Cremona and Its Beauty From Violins to Torrone

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Cremona. Cremona is synonymous with so many beautiful things. We could begin with the violin, or perhaps the torrone dessert, or maybe even, the Torrazzo- the highest belltower in Italy. And yet, when you type in “Cremona” in the search engine, it might actually auto-suggest the phrase, “Is Cremona worth visiting?” 

Is Cremona worth visiting? That’s like asking if coffee is really all it’s cracked up to be or any other number of extremely rhetorical questions. Cremona is only about an hour by train from Milan, yet it gets very little attention from tourists. In this brief article, we’ll explore the highlights of this fantastic city.

  • History
  • Art
  • Cuisine and Culture
  • The Outdoors
  • Tips

History: Stradivari and Cremona’s Violins

In my opinion, being a lover of music of all kinds, Cremona’s most beautiful contribution to humanity has been its violins. I would go as far as to argue that, if played correctly, there isn’t a more beautiful, man-made sound in the entire world.


In the 1600s, the Amati family began creating violins in Cremona, and soon, pupils like Antonio Stradivari began making their own as well. Stradivari made revolutionary changes to the violin that would forever change music. These contributions to world heritage were so important that “Cremonese traditional violin craftsmanship” was actually declared an intangible cultural heritage by UNESCO. Visiting the Museo del Violino is an absolute must while in Cremona. There is even a consortium of luthiers (violin-makers) that hold workshops on the violin-making process.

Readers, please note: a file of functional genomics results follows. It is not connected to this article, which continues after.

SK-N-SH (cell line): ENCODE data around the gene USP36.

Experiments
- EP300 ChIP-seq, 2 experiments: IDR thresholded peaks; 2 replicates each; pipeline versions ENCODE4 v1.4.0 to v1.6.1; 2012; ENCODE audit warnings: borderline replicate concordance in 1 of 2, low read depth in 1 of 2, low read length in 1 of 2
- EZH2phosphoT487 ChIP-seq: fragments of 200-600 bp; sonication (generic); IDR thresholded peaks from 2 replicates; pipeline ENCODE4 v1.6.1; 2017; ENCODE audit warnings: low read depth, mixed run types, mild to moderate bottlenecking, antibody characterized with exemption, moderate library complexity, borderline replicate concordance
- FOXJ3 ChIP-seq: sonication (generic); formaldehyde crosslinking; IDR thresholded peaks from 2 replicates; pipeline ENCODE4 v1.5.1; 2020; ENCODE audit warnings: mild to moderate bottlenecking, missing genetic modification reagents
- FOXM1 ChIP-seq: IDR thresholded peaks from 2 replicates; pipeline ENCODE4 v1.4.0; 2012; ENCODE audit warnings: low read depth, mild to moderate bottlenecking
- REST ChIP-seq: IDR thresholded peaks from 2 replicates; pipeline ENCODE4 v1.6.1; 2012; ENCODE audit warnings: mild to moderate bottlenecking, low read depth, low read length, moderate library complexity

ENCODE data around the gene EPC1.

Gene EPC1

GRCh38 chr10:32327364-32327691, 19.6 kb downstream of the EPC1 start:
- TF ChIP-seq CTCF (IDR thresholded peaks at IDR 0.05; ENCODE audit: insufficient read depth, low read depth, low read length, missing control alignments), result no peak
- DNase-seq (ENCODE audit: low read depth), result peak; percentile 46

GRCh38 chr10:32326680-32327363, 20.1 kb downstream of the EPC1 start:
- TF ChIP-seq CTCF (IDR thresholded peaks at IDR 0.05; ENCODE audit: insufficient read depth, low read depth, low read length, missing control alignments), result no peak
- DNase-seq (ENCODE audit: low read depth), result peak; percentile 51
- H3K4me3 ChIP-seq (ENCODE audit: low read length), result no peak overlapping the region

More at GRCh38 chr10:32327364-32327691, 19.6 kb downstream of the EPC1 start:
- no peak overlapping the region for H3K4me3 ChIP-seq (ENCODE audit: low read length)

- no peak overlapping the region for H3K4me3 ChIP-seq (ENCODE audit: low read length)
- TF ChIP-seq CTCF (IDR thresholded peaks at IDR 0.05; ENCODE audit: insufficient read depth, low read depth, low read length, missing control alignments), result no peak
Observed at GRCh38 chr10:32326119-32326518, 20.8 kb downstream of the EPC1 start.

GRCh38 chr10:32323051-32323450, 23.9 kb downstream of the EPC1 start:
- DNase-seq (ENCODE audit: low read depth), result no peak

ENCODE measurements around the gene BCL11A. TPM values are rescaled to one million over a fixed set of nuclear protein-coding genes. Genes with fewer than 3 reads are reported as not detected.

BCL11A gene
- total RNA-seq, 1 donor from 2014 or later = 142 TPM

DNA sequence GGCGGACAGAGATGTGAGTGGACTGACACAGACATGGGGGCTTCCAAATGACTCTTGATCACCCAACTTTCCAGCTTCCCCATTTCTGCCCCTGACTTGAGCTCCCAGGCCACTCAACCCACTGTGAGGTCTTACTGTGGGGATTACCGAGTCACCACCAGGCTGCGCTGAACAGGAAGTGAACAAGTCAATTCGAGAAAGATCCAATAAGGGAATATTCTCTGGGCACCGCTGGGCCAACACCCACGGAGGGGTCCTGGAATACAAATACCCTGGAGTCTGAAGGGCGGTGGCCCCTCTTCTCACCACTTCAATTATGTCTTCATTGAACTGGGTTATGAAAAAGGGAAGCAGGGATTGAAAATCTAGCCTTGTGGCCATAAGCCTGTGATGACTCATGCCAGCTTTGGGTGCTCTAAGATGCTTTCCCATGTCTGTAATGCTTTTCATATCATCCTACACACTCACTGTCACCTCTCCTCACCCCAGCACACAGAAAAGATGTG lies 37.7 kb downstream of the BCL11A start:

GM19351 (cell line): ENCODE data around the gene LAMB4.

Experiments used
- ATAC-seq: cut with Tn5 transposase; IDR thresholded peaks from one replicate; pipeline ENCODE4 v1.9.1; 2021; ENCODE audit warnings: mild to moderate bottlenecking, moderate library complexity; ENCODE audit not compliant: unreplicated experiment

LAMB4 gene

Art and Architecture

Piazza del Comune

One of the most photographed and stunning piazzas in all of Italy, if not all of Europe, is Piazza del Comune. Everything a city holds dear can usually be found in its central piazza and this is true in the case of Cremona. Its Duomo and Baptistry in their blinding, white marble set against the red brick along with the Torrazzo are some of the most striking you’ll see anywhere in Italy.

The Cathedral dates back to 1107, although the facade as seen today probably dates to the 14th century. It’s considered one of the finest Romanesque churches in Italy. Its octagonal Baptistry also dates to the 12th century. Since the year 1309, Cremona’s Torrazzo has proudly stood as one of the tallest brick towers in the world. At 112 meters, it is the absolute symbol of the city. The clock dating to 1583 is the largest astronomical clock in the entire world! Also located here are the Loggia dei Militi and the Palazzo Comunale

San Sigismondo Monastery

If you enjoy finding hidden “jewels” when you travel then you must make a slight effort to get to the Monastery of San Sigismondo. This is a monumentally important church for many reasons. One, it was where the marriage of Biancamaria Visconti and Francesco Sforza took place in 1463. A big deal? Yes, when you consider that this union united the Visconti- Sforza families giving rise to the Sforza family’s rule in Milan. The nave is completely covered in frescoes and is one of the best examples of Lombard Mannerism. 

For more art and even musical instruments, you can visit the Civic Museum of Cremona “Ala Ponzone” which holds more than 2,000 pieces of beautiful art.


Cuisine and Culture

And now for all of you gluttons out there, what kind of Italian city would Cremona be without its signature dish? In this case, it’s known as Torrone. It was invented here for none other than the above-mentioned wedding of Biancamaria and Francesco and created in the likeness of the famous Torrazzo. By 1911, it had made its way to America via the Sperlari family who is still making it today.

The cuisine here is a luscious combination of the regions of Lombardy and Emilia-Romagna with dishes like marubini (similar to tortellini) and cheeses like Grana and Provolone. 

Events of course celebrate Cremona’s two most important aspects of its heritage: the Stradivari Music Festival (held in September and October) and Torrone Festival (held in November). 

Outdoor Activities

Just outside of Cremona, you’ll find the Adda Sud Regional Park where you can enjoy the outdoors in the right season. Cycling paths and hiking trails include one called the “Dragonfly Trail” for the presence of the colorful winged insects, and the “Rainbow Bike Trail” color-coded using the seven colors of the rainbow. 


Being a major city, Cremona is easily reachable by railway from Milan, Florence, and Bologna among others. The tourist office is located in Piazza del Comune so stop here first and pick up a handy map and get information about tours, especially violin-making workshops.